Well done, the House of Lords for restoring common sense into the Shabina Begum story. You will remember that this is the case of a young muslim girl who took her school to court for refusing to allow her wear a jilbab (full-length islamic dress) to school. The school permits muslim girls to wear the shalwar kameez, but very reasonably drew the line at the jilbab. Ms Begum was not happy, and enlisted the services of one Cherie Booth QC in taking her school to court.
After the Court of Appeal found in her favour, the school appealed to the House of Lords, and yesterday, their Lordships decided that enough was enough. Lord Hoffman, in particular, was impressive in dismissing the argument that the school had deprived Ms Begum of the right to manifest her religion. There was no such right, he said, to allow one to ‘manifest one’s religion at a time and place of one’s own choosing. Common civility also has a place in religious life’. Well said!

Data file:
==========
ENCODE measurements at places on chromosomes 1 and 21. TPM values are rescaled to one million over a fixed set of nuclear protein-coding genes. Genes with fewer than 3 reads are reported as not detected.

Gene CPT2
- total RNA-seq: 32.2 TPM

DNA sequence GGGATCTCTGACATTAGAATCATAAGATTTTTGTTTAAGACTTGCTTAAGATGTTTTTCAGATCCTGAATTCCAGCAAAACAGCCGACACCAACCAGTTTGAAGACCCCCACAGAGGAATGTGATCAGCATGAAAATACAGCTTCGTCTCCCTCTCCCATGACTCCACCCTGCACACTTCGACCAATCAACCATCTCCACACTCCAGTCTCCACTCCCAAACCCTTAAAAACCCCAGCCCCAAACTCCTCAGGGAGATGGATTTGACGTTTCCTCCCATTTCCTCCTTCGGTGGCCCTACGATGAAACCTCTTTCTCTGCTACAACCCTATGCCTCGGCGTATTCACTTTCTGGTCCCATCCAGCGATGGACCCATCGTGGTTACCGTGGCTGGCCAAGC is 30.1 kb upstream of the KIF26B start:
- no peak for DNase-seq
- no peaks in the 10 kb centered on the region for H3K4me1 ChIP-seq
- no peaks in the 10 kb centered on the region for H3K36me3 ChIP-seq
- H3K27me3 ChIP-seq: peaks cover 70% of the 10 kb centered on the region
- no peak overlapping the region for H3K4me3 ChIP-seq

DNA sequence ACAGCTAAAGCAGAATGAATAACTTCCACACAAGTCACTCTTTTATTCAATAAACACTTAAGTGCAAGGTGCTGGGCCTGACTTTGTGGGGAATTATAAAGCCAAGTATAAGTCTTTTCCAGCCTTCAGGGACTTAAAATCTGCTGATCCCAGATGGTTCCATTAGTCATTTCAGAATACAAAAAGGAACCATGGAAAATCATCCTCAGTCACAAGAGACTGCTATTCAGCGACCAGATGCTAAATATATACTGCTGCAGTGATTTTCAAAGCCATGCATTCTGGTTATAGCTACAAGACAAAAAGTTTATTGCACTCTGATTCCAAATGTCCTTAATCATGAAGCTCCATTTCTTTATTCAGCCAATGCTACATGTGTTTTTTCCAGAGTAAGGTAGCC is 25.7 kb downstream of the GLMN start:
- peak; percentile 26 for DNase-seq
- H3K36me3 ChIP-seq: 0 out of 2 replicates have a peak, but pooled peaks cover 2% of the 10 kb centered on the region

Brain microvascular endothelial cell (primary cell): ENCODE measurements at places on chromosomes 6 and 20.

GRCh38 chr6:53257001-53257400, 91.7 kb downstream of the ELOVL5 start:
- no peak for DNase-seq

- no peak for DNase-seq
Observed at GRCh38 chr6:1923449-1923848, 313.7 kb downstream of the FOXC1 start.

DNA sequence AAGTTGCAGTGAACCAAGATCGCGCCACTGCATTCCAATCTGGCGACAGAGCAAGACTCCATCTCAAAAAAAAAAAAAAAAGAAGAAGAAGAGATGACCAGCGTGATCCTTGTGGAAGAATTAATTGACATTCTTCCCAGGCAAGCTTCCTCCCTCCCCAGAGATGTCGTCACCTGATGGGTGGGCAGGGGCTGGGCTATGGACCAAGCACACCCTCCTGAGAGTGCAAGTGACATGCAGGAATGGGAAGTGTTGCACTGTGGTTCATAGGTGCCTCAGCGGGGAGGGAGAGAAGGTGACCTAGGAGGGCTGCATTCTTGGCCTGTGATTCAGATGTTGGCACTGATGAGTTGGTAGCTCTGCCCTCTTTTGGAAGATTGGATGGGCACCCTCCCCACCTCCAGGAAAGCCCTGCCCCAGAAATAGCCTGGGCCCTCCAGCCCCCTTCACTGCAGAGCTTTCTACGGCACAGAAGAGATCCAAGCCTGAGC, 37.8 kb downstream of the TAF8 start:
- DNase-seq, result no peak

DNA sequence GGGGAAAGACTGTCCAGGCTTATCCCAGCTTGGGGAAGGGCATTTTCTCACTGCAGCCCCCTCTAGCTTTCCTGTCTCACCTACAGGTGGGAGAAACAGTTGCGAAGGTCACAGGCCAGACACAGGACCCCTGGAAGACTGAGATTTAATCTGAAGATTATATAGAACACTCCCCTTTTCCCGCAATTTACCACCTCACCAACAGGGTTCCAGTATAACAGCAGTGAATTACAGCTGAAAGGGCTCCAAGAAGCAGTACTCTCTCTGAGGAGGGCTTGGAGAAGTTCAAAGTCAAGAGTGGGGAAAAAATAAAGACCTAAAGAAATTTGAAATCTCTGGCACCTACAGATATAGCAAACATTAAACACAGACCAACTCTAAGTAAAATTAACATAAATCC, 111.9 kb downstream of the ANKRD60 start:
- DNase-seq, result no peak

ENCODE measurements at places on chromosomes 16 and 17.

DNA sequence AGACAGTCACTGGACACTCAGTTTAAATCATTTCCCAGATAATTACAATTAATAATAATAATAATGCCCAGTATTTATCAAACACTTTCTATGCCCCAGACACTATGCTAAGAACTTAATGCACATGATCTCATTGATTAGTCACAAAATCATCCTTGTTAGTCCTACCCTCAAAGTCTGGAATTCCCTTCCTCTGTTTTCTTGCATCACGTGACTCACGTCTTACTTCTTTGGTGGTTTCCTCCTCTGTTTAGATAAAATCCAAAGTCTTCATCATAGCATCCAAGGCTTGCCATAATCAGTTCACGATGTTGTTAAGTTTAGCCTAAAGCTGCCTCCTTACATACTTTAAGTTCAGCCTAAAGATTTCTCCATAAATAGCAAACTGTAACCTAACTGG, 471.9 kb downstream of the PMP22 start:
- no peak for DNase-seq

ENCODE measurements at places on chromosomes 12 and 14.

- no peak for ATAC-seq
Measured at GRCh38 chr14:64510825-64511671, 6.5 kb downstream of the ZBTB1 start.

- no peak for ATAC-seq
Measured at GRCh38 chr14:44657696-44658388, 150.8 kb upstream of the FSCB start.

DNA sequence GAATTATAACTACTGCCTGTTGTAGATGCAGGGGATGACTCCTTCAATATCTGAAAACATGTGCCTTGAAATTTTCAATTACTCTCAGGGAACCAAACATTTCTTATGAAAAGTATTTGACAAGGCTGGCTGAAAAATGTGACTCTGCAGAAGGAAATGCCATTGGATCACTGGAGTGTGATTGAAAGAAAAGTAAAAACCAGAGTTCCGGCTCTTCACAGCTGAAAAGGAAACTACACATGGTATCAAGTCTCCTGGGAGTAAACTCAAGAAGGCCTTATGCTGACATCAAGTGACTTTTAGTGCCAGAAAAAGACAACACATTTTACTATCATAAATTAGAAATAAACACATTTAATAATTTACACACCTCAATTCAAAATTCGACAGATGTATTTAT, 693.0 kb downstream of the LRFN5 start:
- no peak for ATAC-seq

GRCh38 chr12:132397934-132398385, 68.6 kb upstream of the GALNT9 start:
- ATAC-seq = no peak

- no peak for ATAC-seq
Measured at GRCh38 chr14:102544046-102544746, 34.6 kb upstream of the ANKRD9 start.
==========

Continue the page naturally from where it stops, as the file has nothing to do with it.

Lord Hoffman also pointed out that the aim of the Human Rights Act 1998 was not to ‘enlarge’ the rights of UK residents whose convention rights have been violated. Rather it was to give them a platform to enforce their convention rights in this country. Perhaps all human rights lawyers will want to take note of that.
I am glad to read that Shabina Begum has accepted the verdict. Let’s have no nonsense about appealing to the European court. I would advise her to get back to school and see if she can salvage some sort of education for herself. After a self-imposed two year exile from the education system, she will need all her powers of concentration to attain halfway decent qualifications.
And while she’s at it, she will perhaps want to give thanks that she lives in a country that values the education of women to the extent of making the sort of allowances that her high school made for her. If Shabina Begum lived in the sort of country that she undoubtedly wants Britain to become, I guarantee that not only would she never have seen the four walls of a classroom, she would never have been granted audience in the highest court in the land, let alone an expensive female QC to represent her.